Giving another project read and write access to a bucket

Give the project project1 read rights to the bucket my_fishbucket:

swift post my_fishbucket -r "project1:*"

Write access can be given similarly by replacing -r (read) with -w (write):

swift post my_fishbucket -w "project1:*"

The character * after the project name defines that all project members in the project gain the rights.

Alternatively, you can give read and write access only to certain members of another project:

swift post my_fishbucket -r "project2:member1"
swift post my_fishbucket -w \

Please note: If you have granted access for specific projects, making the shared project public and private again will remove any previous access permissions.

In case you allow -w access for another project, the members of the other project can upload files to your bucket and remove your files. However, you do not have access to the uploaded files until either you or the sender shares the bucket with your project:

swift post <your_bucket_name> -r "your_project:*"

For example:

swift post my_fishbucket -r "project_1234:*,project_4567:*"

Alternatively, you can set the project public and then access the file.

Files larger than 5 GB

Swift has a single-object size limit of 5 GiB. In order to upload files larger than this, you must create a large object that consists of smaller segments. To achieve this, you can use Swift to upload a so-called Static Large Object (SLO).

Try to upload a large file:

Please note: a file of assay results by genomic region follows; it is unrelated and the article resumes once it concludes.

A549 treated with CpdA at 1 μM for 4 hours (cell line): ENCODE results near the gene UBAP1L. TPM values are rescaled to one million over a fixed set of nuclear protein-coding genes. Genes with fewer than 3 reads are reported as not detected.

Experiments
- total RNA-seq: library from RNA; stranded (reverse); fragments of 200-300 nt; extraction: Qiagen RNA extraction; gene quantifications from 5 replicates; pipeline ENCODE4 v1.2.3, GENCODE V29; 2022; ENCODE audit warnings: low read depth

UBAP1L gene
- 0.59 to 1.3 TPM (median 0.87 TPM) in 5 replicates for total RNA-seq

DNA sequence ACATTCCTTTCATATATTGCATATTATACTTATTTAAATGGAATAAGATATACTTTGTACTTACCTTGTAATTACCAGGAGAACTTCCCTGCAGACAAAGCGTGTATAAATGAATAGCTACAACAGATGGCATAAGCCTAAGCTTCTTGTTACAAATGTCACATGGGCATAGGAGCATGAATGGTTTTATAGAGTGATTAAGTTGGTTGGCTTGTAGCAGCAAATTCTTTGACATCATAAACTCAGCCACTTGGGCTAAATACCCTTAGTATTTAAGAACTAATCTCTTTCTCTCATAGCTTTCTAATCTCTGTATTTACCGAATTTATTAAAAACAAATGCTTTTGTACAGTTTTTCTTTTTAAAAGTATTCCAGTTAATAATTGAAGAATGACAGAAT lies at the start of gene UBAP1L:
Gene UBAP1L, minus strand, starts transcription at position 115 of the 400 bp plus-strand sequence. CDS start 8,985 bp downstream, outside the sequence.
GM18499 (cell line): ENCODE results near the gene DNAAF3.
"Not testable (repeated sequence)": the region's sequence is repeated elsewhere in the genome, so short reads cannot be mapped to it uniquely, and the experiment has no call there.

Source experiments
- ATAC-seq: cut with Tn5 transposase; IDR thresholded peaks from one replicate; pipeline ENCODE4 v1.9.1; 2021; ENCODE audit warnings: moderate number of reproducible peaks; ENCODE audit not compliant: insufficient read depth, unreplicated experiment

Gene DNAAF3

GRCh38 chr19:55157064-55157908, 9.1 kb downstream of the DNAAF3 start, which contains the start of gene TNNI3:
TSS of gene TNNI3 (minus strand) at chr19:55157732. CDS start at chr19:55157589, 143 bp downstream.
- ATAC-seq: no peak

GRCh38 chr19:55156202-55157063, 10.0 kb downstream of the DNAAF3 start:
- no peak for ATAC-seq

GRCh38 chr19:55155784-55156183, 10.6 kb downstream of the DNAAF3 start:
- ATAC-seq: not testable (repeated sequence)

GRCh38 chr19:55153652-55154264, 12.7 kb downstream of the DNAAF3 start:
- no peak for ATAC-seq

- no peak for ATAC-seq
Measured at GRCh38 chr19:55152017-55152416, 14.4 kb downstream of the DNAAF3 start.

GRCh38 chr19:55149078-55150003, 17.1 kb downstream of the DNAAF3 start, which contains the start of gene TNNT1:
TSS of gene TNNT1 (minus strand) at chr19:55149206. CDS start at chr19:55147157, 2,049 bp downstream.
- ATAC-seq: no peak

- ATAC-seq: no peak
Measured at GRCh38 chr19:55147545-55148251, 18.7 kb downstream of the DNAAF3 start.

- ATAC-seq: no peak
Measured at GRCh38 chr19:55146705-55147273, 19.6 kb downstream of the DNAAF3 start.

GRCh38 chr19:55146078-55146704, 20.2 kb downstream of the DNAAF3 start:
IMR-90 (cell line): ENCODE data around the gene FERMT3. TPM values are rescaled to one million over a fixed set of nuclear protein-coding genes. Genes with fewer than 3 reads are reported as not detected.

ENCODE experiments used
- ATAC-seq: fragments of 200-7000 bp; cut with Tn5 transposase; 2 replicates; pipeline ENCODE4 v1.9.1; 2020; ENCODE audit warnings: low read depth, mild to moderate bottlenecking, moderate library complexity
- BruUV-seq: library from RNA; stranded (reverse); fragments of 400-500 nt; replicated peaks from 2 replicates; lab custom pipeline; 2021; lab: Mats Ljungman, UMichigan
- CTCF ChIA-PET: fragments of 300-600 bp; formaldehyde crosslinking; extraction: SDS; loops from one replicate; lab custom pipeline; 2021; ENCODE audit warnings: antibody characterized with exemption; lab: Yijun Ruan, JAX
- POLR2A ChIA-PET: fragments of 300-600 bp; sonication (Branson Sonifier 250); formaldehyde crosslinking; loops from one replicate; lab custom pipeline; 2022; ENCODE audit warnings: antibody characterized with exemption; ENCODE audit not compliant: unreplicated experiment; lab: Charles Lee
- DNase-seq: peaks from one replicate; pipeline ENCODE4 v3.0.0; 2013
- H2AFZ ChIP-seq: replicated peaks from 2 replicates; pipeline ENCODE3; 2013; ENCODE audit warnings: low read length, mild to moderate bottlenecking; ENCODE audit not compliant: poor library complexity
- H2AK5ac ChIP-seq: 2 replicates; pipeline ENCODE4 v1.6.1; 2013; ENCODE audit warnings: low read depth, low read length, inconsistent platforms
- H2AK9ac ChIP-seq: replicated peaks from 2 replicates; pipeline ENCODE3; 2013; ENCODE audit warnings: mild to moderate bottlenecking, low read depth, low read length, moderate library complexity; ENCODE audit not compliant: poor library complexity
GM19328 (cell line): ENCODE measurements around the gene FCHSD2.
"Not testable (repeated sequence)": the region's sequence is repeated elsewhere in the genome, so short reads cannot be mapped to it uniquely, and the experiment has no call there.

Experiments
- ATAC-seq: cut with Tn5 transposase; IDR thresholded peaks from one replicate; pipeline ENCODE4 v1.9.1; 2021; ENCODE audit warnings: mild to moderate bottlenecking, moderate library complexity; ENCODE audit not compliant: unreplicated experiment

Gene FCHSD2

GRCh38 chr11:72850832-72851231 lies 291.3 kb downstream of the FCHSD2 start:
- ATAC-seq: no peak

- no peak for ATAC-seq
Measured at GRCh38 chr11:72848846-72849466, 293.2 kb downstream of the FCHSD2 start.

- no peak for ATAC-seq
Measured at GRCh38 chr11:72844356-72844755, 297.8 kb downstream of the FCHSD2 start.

$ md5sum /tmp/
9e6a77a2d5650b2e2a710a08e9e61a81  /tmp/
$ stat /tmp/
File: '/tmp/'
Size: 6424625152      Blocks: 12548104   IO Block: 4096   regular file
$ swift upload my_bigfishes /tmp/
Object PUT failed: 400 Bad Request   EntityTooLarge

It fails with the message EntityTooLarge, so instead:

$ swift upload my_bigfishes --use-slo --segment-size 1G /tmp/
tmp/ segment 3
tmp/ segment 5
tmp/ segment 1
tmp/ segment 0
tmp/ segment 4
tmp/ segment 2

This creates a new bucket:

$ swift list |grep my_bigfishes

In this case the target bucket (my_bigfishes) contains just a front object that contains information what segments, stored in the segments bucket (my_bigfishes_segments) make the stored file. Operations performed to the front object are automatically reflected to the segments. Normally users don't need to operate with the segments buckets at all and objects inside these buckets should not be deleted or modified.

Download the entire

$ swift download my_bigfishes tmp/ -o /tmp/
tmp/ [auth 0.594s, headers 0.881s, total 74.467s, 86.969 MB/s]
$ md5sum

Last update: October 5, 2020